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Christopher CarterChristopher Carter 3:32 pm

Video Production from a Veteran’s Perspective

As some of you may know, our Head of Production is a former US Army Paratrooper. We caught up with Mynor while prepping for a shoot in Los Angeles and asked him a little about how his time in the military prepared him for a career in filmmaking.

When did you realize you wanted to join the military?

Serving in the military is something I always wanted to do. When all the other kids in my neighborhood were watching cartoons and playing catch, I was watching WWII movies and playing Army. I remember when I was five, I grabbed a bed-sheet and tied it to my back, climbed up on the roof of my grandma’s garage, and jumped off. Unfortunately, my makeshift parachute didn’t deploy and I burned in hard. I ended up breaking my pinky, so I wore a batting glove for a week so nobody would notice.

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How did your time in the service shape you as a person?

The biggest lessons I learned in the military definitely have to do with leadership, teamwork, and getting the job done no matter what obstacles you might face. Quitting isn’t an option when you’re deployed, so you just develop the innate ability to adapt to any situation, tweak your plans as needed, and accomplish the mission no matter what.

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How does this translate into filmmaking?

It’s actually quite fascinating how similar filmmaking is to serving in the military. There is a distinct chain of command on a film set, just like in the service. There are different tasks assigned to different crewmembers. Each person is responsible for their part – whether it’s running the set, lighting, operating a camera, or catering – and these parts all serve the whole mission, which, in our case, is the finished film or commercial. We travel a lot as well, so it’s like planning a mission. Where are we going? How are we getting there? Who is going? What equipment are we taking? Who will we be linking up with? How much time do we have to make this all work? How are we getting back? As a Production Manager, my job is to prep, plan, budget, and execute shoots, and my time in the service set me up to excel in all of these capacities.

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What would you say to other veterans who are interested in learning more about working in production?

I would say to contact another vet who is already working in the industry and pick their brain for an hour or two. There are literally hundreds of very distinct jobs within production, just like there are hundreds of jobs within the military. We have everything from Writers and Directors to Sound Techs and Medics. A lot of my veteran friends work in production management – Assistant Directors, Line Producers, and Unit Production Managers – but I also have friends who work in stunts or even as actors. Once you have an idea of where you’d like to focus your attention, take the necessary steps. For me, it was film school. For others, it’s an apprenticeship through one of the cinema guilds or unions. There are just as many ways to enter the business as there are jobs. Again, I would say to link up with someone doing the specific job you want, and ask them how they got there.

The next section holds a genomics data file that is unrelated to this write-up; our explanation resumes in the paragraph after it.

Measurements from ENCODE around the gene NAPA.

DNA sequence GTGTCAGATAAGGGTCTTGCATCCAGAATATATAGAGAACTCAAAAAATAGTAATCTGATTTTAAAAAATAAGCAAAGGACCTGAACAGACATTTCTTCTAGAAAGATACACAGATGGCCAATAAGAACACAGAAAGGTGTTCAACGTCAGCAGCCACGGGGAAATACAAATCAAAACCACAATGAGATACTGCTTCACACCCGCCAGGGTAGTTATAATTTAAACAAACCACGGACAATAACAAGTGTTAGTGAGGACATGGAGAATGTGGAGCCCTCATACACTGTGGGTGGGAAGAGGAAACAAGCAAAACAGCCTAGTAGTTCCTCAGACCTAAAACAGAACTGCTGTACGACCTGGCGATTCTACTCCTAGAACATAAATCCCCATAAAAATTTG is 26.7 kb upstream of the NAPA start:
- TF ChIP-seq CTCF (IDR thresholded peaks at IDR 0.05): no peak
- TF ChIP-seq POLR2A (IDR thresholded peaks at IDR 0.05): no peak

Are there any organizations that can help veterans transition into filmmaking?

Absolutely. A couple that come to mind right off the bat are Vets on Set, which has a job board that is only open to veterans, and Veterans in Film and Television, which is a group that hosts monthly meetings in Los Angeles and New York, where veterans meet up, network, pitch ideas, and hire each other for upcoming projects. The Directors Guild of America also has an apprenticeship program that anyone who served as an E5 or above can apply for with zero on-set experience. The apprenticeship is three years long and prepares candidates for work as a 2nd Assistant Director.

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Mynor Sosa is a former U.S. Army Paratrooper who joined REP Interactive in 2012 after graduating from the USC School of Cinematic Arts. Mynor served with the legendary 101st Airborne Division and the fabled 508th Airborne Battalion Combat Team. His military awards and decorations include the Army Commendation Medal, Army Achievement Medal, Good Conduct Medal, National Defense Service Medal, Humanitarian Service Medal, Army Parachutist Badge, and the Air Assault Badge. Mynor now serves as the Head of Production at REP.

If you’re a veteran who would like more information on transitioning into the world of film and television production, you can reach out to Mynor at mynor@repinteractive.com, or click on one of the links below.

http://vetsonset.com/

http://vftla.org/

http://www.trainingplan.org/

REP Interactive created a series of broadcast commercials for the VA last year geared to help connect and engage veterans with the services offered at their hospitals. Feel free to watch them below!